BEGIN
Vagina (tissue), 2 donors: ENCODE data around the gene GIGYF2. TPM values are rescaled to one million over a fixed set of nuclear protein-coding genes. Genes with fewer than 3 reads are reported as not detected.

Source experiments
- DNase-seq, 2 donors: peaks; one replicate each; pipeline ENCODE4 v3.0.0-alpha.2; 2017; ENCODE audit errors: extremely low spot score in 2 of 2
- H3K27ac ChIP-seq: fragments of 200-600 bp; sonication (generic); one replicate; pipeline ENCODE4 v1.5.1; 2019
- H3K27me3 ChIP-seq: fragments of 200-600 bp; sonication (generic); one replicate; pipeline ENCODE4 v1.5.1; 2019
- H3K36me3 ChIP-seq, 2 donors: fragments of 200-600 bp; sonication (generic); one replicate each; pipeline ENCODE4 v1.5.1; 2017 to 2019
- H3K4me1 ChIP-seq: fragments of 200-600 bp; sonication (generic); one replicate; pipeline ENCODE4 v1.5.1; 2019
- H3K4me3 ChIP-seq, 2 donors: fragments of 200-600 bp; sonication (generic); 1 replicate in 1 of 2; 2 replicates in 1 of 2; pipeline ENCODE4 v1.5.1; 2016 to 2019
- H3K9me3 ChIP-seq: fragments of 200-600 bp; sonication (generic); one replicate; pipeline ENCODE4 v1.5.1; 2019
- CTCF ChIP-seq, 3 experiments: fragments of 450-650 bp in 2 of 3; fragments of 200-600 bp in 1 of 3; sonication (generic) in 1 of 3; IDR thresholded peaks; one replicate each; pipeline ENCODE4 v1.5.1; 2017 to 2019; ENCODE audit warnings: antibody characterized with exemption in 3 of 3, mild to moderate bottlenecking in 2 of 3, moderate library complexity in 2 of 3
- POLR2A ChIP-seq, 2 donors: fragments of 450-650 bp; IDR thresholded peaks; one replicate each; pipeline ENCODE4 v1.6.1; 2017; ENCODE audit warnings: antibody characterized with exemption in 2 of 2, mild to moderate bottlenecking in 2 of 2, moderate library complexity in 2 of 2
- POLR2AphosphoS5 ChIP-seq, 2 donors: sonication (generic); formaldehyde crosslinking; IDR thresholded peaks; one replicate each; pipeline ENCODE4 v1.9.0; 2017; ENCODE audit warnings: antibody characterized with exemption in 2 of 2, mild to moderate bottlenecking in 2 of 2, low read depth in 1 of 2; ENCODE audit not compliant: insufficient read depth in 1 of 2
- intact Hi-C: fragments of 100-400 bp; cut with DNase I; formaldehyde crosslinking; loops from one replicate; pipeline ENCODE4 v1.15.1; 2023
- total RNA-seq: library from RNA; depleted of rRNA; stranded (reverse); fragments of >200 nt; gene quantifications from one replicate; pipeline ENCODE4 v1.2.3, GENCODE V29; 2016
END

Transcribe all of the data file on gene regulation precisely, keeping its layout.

Vagina (tissue), 2 donors: ENCODE data around the gene GIGYF2. TPM values are rescaled to one million over a fixed set of nuclear protein-coding genes. Genes with fewer than 3 reads are reported as not detected.

Source experiments
- DNase-seq, 2 donors: peaks; one replicate each; pipeline ENCODE4 v3.0.0-alpha.2; 2017; ENCODE audit errors: extremely low spot score in 2 of 2
- H3K27ac ChIP-seq: fragments of 200-600 bp; sonication (generic); one replicate; pipeline ENCODE4 v1.5.1; 2019
- H3K27me3 ChIP-seq: fragments of 200-600 bp; sonication (generic); one replicate; pipeline ENCODE4 v1.5.1; 2019
- H3K36me3 ChIP-seq, 2 donors: fragments of 200-600 bp; sonication (generic); one replicate each; pipeline ENCODE4 v1.5.1; 2017 to 2019
- H3K4me1 ChIP-seq: fragments of 200-600 bp; sonication (generic); one replicate; pipeline ENCODE4 v1.5.1; 2019
- H3K4me3 ChIP-seq, 2 donors: fragments of 200-600 bp; sonication (generic); 1 replicate in 1 of 2; 2 replicates in 1 of 2; pipeline ENCODE4 v1.5.1; 2016 to 2019
- H3K9me3 ChIP-seq: fragments of 200-600 bp; sonication (generic); one replicate; pipeline ENCODE4 v1.5.1; 2019
- CTCF ChIP-seq, 3 experiments: fragments of 450-650 bp in 2 of 3; fragments of 200-600 bp in 1 of 3; sonication (generic) in 1 of 3; IDR thresholded peaks; one replicate each; pipeline ENCODE4 v1.5.1; 2017 to 2019; ENCODE audit warnings: antibody characterized with exemption in 3 of 3, mild to moderate bottlenecking in 2 of 3, moderate library complexity in 2 of 3
- POLR2A ChIP-seq, 2 donors: fragments of 450-650 bp; IDR thresholded peaks; one replicate each; pipeline ENCODE4 v1.6.1; 2017; ENCODE audit warnings: antibody characterized with exemption in 2 of 2, mild to moderate bottlenecking in 2 of 2, moderate library complexity in 2 of 2
- POLR2AphosphoS5 ChIP-seq, 2 donors: sonication (generic); formaldehyde crosslinking; IDR thresholded peaks; one replicate each; pipeline ENCODE4 v1.9.0; 2017; ENCODE audit warnings: antibody characterized with exemption in 2 of 2, mild to moderate bottlenecking in 2 of 2, low read depth in 1 of 2; ENCODE audit not compliant: insufficient read depth in 1 of 2
- intact Hi-C: fragments of 100-400 bp; cut with DNase I; formaldehyde crosslinking; loops from one replicate; pipeline ENCODE4 v1.15.1; 2023
- total RNA-seq: library from RNA; depleted of rRNA; stranded (reverse); fragments of >200 nt; gene quantifications from one replicate; pipeline ENCODE4 v1.2.3, GENCODE V29; 2016